“We’re supposed to be a creative field, this is creative problem-solving,” said Chan, who exhibits a pressing desire for creative nuance through the development of his own works like the reimagining of the “Ballet des Porcelaines.”

The opposite of cancel culture also looks like collective accountability and encouraging a desire across our communities to do better. In a demonstration of this idea, Chan recalls the early days of Final Bow when a local Nevada news station reached out to ask if their local ballet theatre had signed their pledge. Not seeing it as his responsibility to police them, Chan encouraged the journalist to contact the company directly, immediately after which they began making adjustments to their own “Nutcracker.”

“It was just that easy,” Chan shared. And every year, as “Nutcracker” season rolls around, the traditional production leads more companies and artists to ask themselves what changes can be made. “The nature of our advocacy work has been passive and letting it ripple, just leading the conversation at key moments.”

Ballet’s ongoing battle between preservation and relevance

This instinct to preserve and the sense of awe for the histories of ballet are often ingrained in each new generation of dancers from an early age. And with the rigid power structures of most ballet companies, which are traditionally centered around a singular artistic director, the responsibilities of and impacts on the ballet dancers themselves, when it comes making changes, can be complicated.

For Pazcoguin, each day she shows up to work among such few other Asian dancers is a form of activism. She’s encouraged that dancers seem to be finding “there is agency to be had,” a notion she acknowledges is almost a “direct counter” to the image we have traditionally cultivated of the silently beautiful ballerina. On the other hand, however, she recalls the discomfort of growing up with the keen awareness that she did not look like the prima ballerinas decorating the walls of her school, of watching Asian cultures be reduced to a caricature each “Nutcracker” season, and, eventually, of not feeling she could voice her discomfort when it came time for her to perform the Chinese Tea role at 18 years old. Now as NYCB’s soloist, she continues to seek opportunities that will grant her power to help bring about necessary change.

“This is an ephemeral art form,” says Pazcoguin of what makes ballet special. “The show I did last night is gone forever… Change is never easy, but it’s not bad. At this point, it’s essential.” Audiences and students won’t continue to show up for outdated racial caricatures, she adds.

Racial identity and representation in context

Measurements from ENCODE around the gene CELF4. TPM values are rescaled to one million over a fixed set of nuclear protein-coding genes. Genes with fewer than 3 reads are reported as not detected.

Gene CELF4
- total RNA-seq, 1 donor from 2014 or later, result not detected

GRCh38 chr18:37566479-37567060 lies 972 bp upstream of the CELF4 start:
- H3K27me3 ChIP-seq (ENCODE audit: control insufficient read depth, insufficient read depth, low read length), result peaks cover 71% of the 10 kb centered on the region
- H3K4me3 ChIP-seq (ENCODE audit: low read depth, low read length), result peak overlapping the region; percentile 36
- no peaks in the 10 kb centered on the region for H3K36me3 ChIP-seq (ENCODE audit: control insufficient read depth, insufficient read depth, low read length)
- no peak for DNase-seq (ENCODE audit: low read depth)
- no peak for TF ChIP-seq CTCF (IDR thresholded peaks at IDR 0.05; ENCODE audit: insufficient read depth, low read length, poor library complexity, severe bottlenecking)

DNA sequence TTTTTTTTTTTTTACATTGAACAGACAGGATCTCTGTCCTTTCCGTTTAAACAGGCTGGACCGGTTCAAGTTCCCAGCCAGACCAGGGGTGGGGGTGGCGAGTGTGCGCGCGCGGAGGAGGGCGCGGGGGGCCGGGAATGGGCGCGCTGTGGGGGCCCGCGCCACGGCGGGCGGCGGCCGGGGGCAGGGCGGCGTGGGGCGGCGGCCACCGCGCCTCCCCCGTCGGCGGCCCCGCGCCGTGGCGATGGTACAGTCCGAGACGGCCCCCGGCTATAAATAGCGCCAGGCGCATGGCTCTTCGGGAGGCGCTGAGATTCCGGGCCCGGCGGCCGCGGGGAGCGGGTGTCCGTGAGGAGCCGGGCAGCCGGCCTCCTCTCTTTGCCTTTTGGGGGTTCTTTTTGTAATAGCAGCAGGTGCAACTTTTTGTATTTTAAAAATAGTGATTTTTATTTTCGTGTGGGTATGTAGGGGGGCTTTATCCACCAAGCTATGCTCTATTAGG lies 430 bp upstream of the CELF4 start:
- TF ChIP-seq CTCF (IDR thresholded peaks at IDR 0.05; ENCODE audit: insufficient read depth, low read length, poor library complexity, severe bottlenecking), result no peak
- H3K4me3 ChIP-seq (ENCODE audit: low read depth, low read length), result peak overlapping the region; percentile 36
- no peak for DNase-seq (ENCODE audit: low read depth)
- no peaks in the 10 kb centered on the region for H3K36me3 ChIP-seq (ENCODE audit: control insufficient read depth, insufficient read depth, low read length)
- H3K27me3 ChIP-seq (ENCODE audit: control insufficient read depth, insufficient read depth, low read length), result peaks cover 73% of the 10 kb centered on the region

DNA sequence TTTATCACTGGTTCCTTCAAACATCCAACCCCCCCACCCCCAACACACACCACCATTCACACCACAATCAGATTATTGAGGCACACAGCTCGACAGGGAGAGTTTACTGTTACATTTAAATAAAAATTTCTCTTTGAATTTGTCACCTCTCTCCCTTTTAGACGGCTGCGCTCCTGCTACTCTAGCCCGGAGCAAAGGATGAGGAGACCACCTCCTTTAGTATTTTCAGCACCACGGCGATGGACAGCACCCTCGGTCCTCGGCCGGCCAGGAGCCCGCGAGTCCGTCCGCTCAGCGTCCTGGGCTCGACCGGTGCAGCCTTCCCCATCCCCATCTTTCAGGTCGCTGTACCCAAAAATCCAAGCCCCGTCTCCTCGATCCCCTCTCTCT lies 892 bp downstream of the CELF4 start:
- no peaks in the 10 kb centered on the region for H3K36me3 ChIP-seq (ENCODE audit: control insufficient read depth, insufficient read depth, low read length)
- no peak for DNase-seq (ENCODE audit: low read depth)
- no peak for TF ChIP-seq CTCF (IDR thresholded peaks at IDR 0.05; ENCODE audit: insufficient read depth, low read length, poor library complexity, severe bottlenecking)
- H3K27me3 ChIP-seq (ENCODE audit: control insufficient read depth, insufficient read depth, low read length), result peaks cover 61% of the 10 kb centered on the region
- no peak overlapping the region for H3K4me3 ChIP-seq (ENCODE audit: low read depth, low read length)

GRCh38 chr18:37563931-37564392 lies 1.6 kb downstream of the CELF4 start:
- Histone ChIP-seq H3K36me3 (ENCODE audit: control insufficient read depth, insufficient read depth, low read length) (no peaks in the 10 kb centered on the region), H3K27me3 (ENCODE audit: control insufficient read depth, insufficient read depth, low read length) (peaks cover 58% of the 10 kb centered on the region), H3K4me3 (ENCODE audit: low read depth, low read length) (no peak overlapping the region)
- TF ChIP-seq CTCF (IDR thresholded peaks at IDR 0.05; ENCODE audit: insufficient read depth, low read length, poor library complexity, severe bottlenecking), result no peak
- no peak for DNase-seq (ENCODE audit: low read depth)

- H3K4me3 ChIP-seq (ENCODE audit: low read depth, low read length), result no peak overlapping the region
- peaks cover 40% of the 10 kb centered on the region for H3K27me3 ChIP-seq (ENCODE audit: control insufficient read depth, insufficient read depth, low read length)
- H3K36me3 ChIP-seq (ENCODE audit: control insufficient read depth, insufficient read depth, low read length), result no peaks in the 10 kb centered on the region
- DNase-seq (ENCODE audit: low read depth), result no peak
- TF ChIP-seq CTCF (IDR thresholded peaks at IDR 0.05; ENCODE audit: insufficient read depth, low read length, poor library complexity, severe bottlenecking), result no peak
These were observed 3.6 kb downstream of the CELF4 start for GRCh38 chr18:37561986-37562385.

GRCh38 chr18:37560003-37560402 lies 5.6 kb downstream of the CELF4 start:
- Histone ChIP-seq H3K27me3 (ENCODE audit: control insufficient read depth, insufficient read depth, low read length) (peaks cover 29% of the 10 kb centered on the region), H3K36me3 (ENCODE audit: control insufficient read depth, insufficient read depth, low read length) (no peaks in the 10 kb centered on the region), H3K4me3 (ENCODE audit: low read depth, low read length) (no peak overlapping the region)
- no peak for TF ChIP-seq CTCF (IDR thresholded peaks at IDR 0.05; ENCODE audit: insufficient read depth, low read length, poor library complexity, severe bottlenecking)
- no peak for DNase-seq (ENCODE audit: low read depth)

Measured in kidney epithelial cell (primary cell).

Both Pazcoguin and Chan are mixed race and familiar with the inconsistency of racial identity depending on context and the people around you. While they work with international companies and advocate for global efforts to eliminate offensive stereotypes, they also note that the harm of yellowface has a particular flavor in the United States.

In a Los Angeles Times op-ed, UC Irvine professor and “Nutcracker Nation” author Jennifer Fisher recalls a ballet history class she taught at the Beijing Dance Academy, wherein she showed multiple versions of “Nutcracker”’s Chinese dance. While some of her students eventually concluded that they were not fans of the interpretations, Fisher initially observed, “They weren’t offended… because there was little reason for them to recognize injurious stereotyping by Westerners. They had never suffered from it, and they had little knowledge of the long history of insulting race-based caricatures in the U.S.”

“The difference between being an Asian person in Asia [versus elsewhere] is your experience is centered,” says Chan. “Any caricatures of your culture are self-generated, and the audience is for yourself.”

What is perhaps unique about Final Bow’s work is that neither Chan nor Pazcoguin discourage ballet companies from including Asians in their stagings of “Nutcracker” or other ballets. Rather, they encourage artists to do their due diligence when it comes to researching and seeking more respectful ways of including Asian communities. Thus, an essential aspect of their work involves helping them make honest assessments of who has power over the images produced, as well as who stands to gain from them. The best way to grant more power to authentic Asian representation on stages? Hiring Asian choreographers.

A new generation of Asian artists

Since Final Bow first set up its pledge, the organization has come a long way – with two books published, a forthcoming 1920s Hollywood remake of “La Bayadere,” a partnership with Hubbard Street Dance to reimagine “Nutcracker”’s Chinese dance and professional development training for arts educators. Their efforts have now primarily turned to funding and connecting AAPI artists through matching commissions, virtual festivals and mentorship programs.

A major supporter of Final Bow who stepped up to mentor the incoming generation of AAPI artists was the late Nai Ni Chen, who, by Chan’s accounts, exemplified the warm understanding, bridge building and creative exploration that define the organization’s mission. Chen was dedicated to building spaces in which young Asian dancers and choreographers could thrive by creating opportunities she wished had been available to her. 

It could not have been clearer than when Pazcoguin scrambled in between rehearsals during the thick of NYCB’s “Nutcracker” season to take this interview that there is no shortage of work left to be done.

“I am not done telling stories,” she declared. “I am seeking more autonomy over myself. I am seeking more agency… I think I’m just getting started.”

Feature Image via Erin Baiano Photography (left), The Dances, Inc. (right)